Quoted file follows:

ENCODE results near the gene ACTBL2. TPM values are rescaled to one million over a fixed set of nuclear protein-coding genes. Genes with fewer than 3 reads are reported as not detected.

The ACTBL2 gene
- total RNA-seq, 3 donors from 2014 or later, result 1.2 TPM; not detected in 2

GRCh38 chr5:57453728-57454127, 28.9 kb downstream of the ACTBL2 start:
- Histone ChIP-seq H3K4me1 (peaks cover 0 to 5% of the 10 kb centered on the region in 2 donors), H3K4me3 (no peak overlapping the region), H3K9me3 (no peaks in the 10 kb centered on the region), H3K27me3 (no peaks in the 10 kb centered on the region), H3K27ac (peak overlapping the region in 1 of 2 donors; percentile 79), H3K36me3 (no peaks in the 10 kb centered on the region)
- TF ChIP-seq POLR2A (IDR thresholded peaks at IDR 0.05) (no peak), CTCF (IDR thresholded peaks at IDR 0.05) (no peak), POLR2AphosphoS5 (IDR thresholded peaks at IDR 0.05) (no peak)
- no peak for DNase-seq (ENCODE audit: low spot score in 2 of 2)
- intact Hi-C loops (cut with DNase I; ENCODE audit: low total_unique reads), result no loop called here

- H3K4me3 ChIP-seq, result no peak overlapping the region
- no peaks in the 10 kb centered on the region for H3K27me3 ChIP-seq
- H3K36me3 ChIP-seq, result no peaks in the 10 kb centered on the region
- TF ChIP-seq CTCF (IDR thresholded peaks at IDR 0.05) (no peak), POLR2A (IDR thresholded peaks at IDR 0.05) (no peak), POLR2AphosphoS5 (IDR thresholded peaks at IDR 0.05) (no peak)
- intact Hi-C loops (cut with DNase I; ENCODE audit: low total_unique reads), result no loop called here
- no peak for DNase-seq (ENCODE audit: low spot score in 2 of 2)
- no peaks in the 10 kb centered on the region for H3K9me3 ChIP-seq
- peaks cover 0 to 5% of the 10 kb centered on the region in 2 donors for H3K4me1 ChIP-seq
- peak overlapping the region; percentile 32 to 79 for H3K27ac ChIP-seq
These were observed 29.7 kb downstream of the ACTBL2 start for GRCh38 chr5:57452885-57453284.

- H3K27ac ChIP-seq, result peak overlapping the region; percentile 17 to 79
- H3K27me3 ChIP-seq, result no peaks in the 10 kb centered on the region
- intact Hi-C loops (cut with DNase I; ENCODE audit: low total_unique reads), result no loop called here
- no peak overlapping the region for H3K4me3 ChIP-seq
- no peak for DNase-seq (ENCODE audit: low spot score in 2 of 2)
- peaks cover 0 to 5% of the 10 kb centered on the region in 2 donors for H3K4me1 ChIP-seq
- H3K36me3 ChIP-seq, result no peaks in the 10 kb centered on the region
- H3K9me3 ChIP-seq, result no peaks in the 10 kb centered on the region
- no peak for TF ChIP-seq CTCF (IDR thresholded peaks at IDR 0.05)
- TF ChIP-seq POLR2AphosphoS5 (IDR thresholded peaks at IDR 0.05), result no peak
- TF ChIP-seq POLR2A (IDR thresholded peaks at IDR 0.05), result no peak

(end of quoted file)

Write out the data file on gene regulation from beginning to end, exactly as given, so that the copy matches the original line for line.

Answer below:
ENCODE results near the gene ACTBL2. TPM values are rescaled to one million over a fixed set of nuclear protein-coding genes. Genes with fewer than 3 reads are reported as not detected.

The ACTBL2 gene
- total RNA-seq, 3 donors from 2014 or later, result 1.2 TPM; not detected in 2

GRCh38 chr5:57453728-57454127, 28.9 kb downstream of the ACTBL2 start:
- Histone ChIP-seq H3K4me1 (peaks cover 0 to 5% of the 10 kb centered on the region in 2 donors), H3K4me3 (no peak overlapping the region), H3K9me3 (no peaks in the 10 kb centered on the region), H3K27me3 (no peaks in the 10 kb centered on the region), H3K27ac (peak overlapping the region in 1 of 2 donors; percentile 79), H3K36me3 (no peaks in the 10 kb centered on the region)
- TF ChIP-seq POLR2A (IDR thresholded peaks at IDR 0.05) (no peak), CTCF (IDR thresholded peaks at IDR 0.05) (no peak), POLR2AphosphoS5 (IDR thresholded peaks at IDR 0.05) (no peak)
- no peak for DNase-seq (ENCODE audit: low spot score in 2 of 2)
- intact Hi-C loops (cut with DNase I; ENCODE audit: low total_unique reads), result no loop called here

- H3K4me3 ChIP-seq, result no peak overlapping the region
- no peaks in the 10 kb centered on the region for H3K27me3 ChIP-seq
- H3K36me3 ChIP-seq, result no peaks in the 10 kb centered on the region
- TF ChIP-seq CTCF (IDR thresholded peaks at IDR 0.05) (no peak), POLR2A (IDR thresholded peaks at IDR 0.05) (no peak), POLR2AphosphoS5 (IDR thresholded peaks at IDR 0.05) (no peak)
- intact Hi-C loops (cut with DNase I; ENCODE audit: low total_unique reads), result no loop called here
- no peak for DNase-seq (ENCODE audit: low spot score in 2 of 2)
- no peaks in the 10 kb centered on the region for H3K9me3 ChIP-seq
- peaks cover 0 to 5% of the 10 kb centered on the region in 2 donors for H3K4me1 ChIP-seq
- peak overlapping the region; percentile 32 to 79 for H3K27ac ChIP-seq
These were observed 29.7 kb downstream of the ACTBL2 start for GRCh38 chr5:57452885-57453284.

- H3K27ac ChIP-seq, result peak overlapping the region; percentile 17 to 79
- H3K27me3 ChIP-seq, result no peaks in the 10 kb centered on the region
- intact Hi-C loops (cut with DNase I; ENCODE audit: low total_unique reads), result no loop called here
- no peak overlapping the region for H3K4me3 ChIP-seq
- no peak for DNase-seq (ENCODE audit: low spot score in 2 of 2)
- peaks cover 0 to 5% of the 10 kb centered on the region in 2 donors for H3K4me1 ChIP-seq
- H3K36me3 ChIP-seq, result no peaks in the 10 kb centered on the region
- H3K9me3 ChIP-seq, result no peaks in the 10 kb centered on the region
- no peak for TF ChIP-seq CTCF (IDR thresholded peaks at IDR 0.05)
- TF ChIP-seq POLR2AphosphoS5 (IDR thresholded peaks at IDR 0.05), result no peak
- TF ChIP-seq POLR2A (IDR thresholded peaks at IDR 0.05), result no peak